Differences Between Distributive Bargaining & Integrative Bargaining
When you’re a business owner, it’s inevitable that you will have to engage in some type of negotiation, whether it involves your employees, a vendor, a customer or a potential investor. The challenge, however, is that if you don’t enter into those negotiations with a strong strategy, you will likely settle for less and will get less than you settled for, which is a losing situation. That’s why it’s important to understand the differences between distributive bargaining and integrative bargaining, because it can help you decide which strategy to pursue, based on the stance taken by the person or the people involved in the negotiation.
Distributive Bargaining Elements
There are some instances in which you are negotiating for what are known as fixed resources, which typically means the price of a product or service. In these situations, you may need to adopt a distributive bargaining strategy, which is based on the idea that your gain means the other party’s loss. In other words, your goal is to negotiate in such a way that when you reach an agreement, you have given up less than the other party. Your goal is to win as much as you can during the negotiation, and, typically, that means that the other party has to give up something.
There is not enough for everyone to get what they want, so when one side gets something, the other side loses something. For example, let’s say a vendor’s “walk-away” price for a service is $5,000, but your “walk away” price is $4,800. Your goal is to get the vendor as close to your walk away price as possible without blowing the deal. If you get that vendor to agree to $4750, that vendor loses $250 and you lose $50, which means you gave up less than the other party.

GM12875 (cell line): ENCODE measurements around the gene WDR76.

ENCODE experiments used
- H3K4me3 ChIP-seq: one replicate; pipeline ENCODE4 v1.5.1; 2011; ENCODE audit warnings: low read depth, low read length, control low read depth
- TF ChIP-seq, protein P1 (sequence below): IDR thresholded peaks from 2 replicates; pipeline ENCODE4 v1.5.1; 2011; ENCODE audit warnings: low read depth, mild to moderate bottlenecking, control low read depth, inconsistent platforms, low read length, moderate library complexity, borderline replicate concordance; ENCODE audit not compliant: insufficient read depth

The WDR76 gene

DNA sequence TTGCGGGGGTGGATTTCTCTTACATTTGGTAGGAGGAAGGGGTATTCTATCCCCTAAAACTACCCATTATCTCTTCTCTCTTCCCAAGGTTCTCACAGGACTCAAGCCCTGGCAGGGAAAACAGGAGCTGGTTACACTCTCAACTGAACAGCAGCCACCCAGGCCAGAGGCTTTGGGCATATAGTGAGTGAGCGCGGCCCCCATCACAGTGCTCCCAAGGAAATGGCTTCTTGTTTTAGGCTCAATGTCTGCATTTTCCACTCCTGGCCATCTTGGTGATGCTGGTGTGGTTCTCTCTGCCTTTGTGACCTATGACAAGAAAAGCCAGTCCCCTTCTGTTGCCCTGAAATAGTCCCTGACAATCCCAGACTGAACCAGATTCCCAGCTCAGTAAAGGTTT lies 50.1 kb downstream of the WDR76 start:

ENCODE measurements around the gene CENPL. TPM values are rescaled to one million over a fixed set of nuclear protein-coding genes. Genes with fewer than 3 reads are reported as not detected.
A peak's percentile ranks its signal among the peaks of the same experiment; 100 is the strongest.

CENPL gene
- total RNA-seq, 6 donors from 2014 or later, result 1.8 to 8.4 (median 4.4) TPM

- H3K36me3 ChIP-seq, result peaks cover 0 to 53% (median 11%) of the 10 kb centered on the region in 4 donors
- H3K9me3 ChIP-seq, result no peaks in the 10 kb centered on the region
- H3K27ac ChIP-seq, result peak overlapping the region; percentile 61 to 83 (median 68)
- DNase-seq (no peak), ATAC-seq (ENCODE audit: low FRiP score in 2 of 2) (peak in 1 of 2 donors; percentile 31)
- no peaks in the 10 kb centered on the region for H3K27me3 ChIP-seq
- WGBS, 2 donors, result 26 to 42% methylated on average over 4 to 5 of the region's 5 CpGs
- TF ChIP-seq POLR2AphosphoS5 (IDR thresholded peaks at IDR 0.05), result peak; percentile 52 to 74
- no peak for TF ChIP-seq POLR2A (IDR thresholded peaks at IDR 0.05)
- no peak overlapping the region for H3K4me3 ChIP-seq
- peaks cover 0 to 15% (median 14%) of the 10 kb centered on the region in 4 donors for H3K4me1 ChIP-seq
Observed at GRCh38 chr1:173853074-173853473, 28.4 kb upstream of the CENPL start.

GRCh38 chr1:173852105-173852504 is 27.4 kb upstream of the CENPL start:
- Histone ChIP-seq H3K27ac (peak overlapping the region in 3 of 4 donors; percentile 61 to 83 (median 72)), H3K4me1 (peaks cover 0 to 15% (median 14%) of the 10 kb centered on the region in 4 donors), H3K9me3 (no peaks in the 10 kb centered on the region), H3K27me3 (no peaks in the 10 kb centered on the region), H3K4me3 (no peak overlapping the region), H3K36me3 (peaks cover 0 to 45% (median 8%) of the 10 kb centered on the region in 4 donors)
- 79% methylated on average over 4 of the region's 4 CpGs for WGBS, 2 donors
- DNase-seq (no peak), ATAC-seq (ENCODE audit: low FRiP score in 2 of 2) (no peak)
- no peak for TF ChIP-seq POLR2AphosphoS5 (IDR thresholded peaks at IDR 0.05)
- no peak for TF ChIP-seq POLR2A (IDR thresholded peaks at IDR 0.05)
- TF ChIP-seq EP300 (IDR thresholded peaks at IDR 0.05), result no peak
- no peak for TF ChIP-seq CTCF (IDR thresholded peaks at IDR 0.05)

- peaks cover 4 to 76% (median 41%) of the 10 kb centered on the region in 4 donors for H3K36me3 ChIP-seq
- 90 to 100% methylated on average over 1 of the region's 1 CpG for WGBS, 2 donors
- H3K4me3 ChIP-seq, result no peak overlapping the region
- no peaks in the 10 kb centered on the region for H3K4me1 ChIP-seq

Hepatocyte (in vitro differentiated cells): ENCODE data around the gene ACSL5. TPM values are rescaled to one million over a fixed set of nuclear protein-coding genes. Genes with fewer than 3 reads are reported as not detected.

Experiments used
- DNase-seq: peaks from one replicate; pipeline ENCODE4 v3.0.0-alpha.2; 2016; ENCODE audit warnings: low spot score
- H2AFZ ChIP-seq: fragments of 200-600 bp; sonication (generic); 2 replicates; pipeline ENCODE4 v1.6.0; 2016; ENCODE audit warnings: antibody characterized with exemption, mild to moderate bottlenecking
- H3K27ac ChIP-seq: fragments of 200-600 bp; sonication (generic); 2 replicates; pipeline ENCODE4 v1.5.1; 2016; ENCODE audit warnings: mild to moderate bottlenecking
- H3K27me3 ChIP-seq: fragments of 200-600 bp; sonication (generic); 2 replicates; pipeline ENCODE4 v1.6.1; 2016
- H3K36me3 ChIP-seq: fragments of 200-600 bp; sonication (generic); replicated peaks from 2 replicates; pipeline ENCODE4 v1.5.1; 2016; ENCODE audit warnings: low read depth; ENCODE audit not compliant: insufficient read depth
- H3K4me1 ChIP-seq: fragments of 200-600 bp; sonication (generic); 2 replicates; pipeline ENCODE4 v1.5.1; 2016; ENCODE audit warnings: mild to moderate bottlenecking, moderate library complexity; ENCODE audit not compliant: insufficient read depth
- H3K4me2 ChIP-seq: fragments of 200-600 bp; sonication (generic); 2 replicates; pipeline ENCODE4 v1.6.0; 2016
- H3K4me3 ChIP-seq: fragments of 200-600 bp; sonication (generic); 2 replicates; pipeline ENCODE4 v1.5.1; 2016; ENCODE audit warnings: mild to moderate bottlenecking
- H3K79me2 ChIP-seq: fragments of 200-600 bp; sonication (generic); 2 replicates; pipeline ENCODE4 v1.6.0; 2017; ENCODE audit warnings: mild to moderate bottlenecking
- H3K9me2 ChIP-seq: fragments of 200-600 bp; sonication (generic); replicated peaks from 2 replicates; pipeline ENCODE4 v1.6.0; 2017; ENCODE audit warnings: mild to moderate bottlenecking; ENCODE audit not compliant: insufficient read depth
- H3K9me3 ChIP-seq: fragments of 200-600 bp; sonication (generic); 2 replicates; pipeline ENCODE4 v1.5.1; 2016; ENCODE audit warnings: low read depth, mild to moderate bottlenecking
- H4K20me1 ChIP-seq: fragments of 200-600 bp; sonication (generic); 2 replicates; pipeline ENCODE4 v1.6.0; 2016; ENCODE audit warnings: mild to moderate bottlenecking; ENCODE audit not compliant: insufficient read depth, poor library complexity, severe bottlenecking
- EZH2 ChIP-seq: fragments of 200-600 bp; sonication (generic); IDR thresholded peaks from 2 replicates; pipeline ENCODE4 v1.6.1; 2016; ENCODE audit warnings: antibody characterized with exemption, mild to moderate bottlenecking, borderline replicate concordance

Integrative Bargaining Elements
There are some negotiations in which it’s in your interest to find a solution in which both parties feel as if they gained something in the deal. This is known as integrative bargaining, and the best way to think about this strategy is that it’s a “win-win” for both parties. The idea is that you’re negotiating in such a way that you take the other party’s wants, needs, fears, and concerns into the equation. Instead of simply worrying about losing less than the other party, you are looking for a solution in which both parties have to give up something to finalize the deal.
Using the previous illustration of negotiating with a vendor, integrative bargaining would seek to ensure that both you and the vendor lost an equal amount. With that in mind, you would agree to a price of $4,900, which means that the vendor loses $100 in the negotiation, and you also lose $100. You would both leave the negotiation table, with both of you feeling that you compromised but took each other’s wants and needs into consideration.
Difference Between Distributive and Integrative Bargaining
The primary difference between these two bargaining strategies is that in distributive bargaining, you don’t take the other party’s needs into consideration when making a deal. You are simply concerned with losing less than the other party, and all your focus is on getting a better deal than the other side.
In contrast, integrative bargaining begins with the assumption that both parties need to feel as if they gave up an equal amount or that they compromised equally to complete a deal. Distributive bargaining is often filled with conflict, because both parties maintain an intractable position in their attempt to lose less than the other side. Integrative bargaining is typically less fraught with tension, as both sides enter the negotiation with the willingness to compromise to achieve a consensus.
The Economic Times: Definition of ‘Distributive Bargaining’
Harvard Law School: Use Integrative Negotiation Strategies to Create Value at the Bargaining Table
JMG The Business Professor: Integrative, Distributive, and Compatible Bargaining
Veterinary Business Advisors, Inc.: Successful Negotiations: Strategies for Salary, Benefits and More
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